The Pilot also obtained email records between Norfolk City Attorney Bernard Pishko, Circuit Court Judge Everett Martin and others that described a plan to install a successor to Treasurer Anthony Burfoot should he be removed from office (which he was). The brokered deal fell apart when the acting treasurer fired the putative successor for allegedly being unqualified.

The Supreme Court of Virginia heard arguments April 21 on the Daily Press’ lawsuit against the Office of Executive Secretary over access to the database that underlies the publicly available case information the OES keeps on its website. The OES says the clerks of court own the data, while the Daily Press says the OES is a custodian. VCOG was party to an amicus brief filed in support of the Daily Press.

The Albert and Shirley Small Special Collections Library at the University of Virginia opened the papers of former Senator John W. Warner to the public, after a nine-year effort to catalog and organize the documents.

The U.S. Department of Education’s Office for Civil Rights notified the superintendent of Warren County Public Schools that it must make its certain pages of its website accessible for people with disabilities. The notification was prompted by a complaint, but the agency would not disclose where the complaint originated.

Rolling Stone magazine reached a confidential settlement with former University of Virginia associate dean Nicole Eramo on Eramo’s claim that the magazine defamed her in its 2014 article about an alleged gang rape at a UVA fraternity.

A U.S. district court judge ruled that Loudoun County Commonwealth’s Attorney Jim Plowman did not violate the First Amendment by deleting comments made on Plowman’s official Facebook page by county resident Brian Davison. Plowman has since reinstated Davison’s ability to comment, and the county has amended its social media policy by taking away public officials’ discretion to delete comments they deemed “clearly off topic.”

In mid-April, the City of Williamsburg began broadcasting its meetings via Facebook Live, a free technology. Acknowledging that some people may not watch more than a few minutes, the city’s IT director, Mark Barham, said even those people may find out something interesting enough to make the “more engaged citizens, students, visitors or business owners.”

A Suffolk circuit court set a date, May 15, for the Daily PressVirginian-Pilot and Smithfield Times to challenge the court’s order that kept the public and press out of Del. Rick Morris’ initial hearing on felony child cruelty charges in December. The media groups are also seeking a transcript of the proceeding, where several counts brought against Morris were dismissed. The hearing will take place three days before the trial on the remaining charges against Morris.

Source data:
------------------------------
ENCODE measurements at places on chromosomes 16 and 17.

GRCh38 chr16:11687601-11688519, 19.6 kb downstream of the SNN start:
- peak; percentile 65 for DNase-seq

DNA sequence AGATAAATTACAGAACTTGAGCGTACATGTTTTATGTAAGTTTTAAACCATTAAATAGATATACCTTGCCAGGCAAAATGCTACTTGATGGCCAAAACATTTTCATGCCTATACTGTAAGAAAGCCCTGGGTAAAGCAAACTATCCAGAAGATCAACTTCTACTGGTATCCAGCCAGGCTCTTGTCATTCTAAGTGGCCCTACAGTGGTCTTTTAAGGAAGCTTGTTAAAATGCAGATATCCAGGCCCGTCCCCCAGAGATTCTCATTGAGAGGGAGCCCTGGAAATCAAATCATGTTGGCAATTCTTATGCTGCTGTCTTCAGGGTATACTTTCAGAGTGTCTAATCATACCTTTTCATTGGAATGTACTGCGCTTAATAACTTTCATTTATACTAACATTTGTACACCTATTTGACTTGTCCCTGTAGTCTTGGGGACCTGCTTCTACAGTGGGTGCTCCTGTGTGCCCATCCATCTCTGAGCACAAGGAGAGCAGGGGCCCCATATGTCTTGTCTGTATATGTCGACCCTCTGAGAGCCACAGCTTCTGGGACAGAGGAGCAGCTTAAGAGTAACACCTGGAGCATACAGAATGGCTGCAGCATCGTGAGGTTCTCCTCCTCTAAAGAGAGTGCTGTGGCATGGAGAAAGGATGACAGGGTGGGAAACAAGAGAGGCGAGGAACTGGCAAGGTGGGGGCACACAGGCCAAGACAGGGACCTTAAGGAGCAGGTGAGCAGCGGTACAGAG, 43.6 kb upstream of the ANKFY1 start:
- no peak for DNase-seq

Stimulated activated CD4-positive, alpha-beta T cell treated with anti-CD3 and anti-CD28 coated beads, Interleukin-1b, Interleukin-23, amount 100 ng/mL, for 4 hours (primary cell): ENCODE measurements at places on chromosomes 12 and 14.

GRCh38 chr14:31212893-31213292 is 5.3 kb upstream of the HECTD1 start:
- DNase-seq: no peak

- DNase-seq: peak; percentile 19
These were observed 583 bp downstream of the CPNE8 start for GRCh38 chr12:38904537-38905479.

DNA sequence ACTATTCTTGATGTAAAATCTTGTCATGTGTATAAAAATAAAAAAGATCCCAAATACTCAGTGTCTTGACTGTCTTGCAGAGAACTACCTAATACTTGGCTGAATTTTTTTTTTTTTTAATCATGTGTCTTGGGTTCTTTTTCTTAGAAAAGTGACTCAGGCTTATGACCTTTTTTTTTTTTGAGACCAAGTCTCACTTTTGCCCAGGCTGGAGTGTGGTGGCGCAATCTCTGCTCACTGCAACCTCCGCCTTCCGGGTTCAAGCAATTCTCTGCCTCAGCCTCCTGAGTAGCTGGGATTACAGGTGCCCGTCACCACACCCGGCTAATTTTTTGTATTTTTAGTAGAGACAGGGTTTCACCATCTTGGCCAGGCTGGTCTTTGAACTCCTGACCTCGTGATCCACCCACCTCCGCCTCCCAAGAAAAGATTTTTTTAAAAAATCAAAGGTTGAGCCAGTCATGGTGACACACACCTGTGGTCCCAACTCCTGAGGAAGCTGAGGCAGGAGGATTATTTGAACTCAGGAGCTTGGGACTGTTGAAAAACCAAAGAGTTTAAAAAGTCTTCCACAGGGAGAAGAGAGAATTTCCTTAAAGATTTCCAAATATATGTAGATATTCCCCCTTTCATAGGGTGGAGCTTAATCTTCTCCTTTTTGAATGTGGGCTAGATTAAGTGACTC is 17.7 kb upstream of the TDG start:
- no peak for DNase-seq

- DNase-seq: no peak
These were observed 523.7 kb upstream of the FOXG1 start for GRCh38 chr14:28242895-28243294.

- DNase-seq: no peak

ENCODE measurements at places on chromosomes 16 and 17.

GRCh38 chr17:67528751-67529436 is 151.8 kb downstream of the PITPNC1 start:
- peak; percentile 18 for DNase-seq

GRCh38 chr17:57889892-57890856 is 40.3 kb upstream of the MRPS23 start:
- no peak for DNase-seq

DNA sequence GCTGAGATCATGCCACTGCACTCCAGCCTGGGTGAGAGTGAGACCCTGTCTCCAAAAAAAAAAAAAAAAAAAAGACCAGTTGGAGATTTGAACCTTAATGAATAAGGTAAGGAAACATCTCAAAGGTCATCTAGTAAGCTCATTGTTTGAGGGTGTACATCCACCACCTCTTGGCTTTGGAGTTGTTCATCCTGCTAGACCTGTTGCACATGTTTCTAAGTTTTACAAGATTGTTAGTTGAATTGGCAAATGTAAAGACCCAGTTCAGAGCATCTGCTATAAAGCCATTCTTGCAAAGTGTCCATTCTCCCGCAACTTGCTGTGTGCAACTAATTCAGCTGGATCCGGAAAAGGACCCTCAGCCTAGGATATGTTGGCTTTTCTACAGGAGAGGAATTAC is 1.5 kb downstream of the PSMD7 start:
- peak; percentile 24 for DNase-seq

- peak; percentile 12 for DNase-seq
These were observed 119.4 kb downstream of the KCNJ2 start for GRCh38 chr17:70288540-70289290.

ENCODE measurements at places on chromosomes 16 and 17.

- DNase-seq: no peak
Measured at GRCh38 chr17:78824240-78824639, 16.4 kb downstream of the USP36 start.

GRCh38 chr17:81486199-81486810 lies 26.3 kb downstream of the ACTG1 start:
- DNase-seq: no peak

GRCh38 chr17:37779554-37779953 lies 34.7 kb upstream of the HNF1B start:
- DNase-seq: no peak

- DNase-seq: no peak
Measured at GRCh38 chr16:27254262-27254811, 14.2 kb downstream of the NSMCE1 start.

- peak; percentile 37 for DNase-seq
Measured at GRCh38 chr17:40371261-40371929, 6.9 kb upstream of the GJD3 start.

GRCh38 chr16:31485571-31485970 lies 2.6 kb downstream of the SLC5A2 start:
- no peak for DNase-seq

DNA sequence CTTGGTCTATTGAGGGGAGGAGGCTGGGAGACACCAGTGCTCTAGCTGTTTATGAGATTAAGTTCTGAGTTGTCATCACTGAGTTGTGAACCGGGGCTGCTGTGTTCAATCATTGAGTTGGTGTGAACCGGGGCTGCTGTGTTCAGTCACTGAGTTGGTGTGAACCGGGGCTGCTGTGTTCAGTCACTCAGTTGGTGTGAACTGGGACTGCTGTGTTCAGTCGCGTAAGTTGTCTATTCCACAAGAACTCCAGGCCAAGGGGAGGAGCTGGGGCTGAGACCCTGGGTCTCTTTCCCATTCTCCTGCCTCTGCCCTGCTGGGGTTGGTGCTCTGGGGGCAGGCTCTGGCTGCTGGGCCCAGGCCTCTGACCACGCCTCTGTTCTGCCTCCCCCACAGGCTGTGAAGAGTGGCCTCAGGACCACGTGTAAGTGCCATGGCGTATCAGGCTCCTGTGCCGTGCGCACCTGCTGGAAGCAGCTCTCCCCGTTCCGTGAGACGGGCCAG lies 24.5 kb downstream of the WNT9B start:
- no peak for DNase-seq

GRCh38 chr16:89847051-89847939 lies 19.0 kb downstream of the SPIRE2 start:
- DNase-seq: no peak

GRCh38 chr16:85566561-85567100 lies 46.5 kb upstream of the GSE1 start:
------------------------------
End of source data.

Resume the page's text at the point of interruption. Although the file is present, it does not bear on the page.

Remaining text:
Just two years after strongly endorsing the work of its superintendent, Dana Bedden, the Richmond School Board held a quickly called closed meeting before announcing that Bedden would step down at the end of June. Only two of the board’s members would offer insight into its decision, while Richmond Mayor Levar Stoney said the board should have been more transparent.

A special grand jury looking into allegations that Rockbridge Area Department of Social Services shredded child abuse complaints decided not to recommend any charges. The commonwealth attorney said he could not comment on the grand jury’s reasoning, noting that it is within a court’s discretion to determine whether to unseal the grand jury’s report.

The executive director of the Virginia Highlands Small Business Incubator, who is also the Town of Abingdon’s mayor, said she gave Abingdon Town Council minutes of the incubator’s board meetings but has not supplied supervisors on the Washington County board with minutes because Abingdon employees did not know the correct email addresses to search for them. The director also supplied the Herald Courier with documents showing several legal experts’ advice that the incubator is not subject to FOIA.

The Thomas Jefferson Center for the Protection of Free Expression announced its annual Jefferson Muzzles “winners,” which include local school districts and sheriffs, state governments, the U.S. Senate and the U.S. Olympic Committee, which restricted the unofficial sponsors of Olympic athletes in Rio to post any social medial or company website material that mentioned the athletes or the games, or used words like “Olympic,” “Rio,” “summer” and “gold.”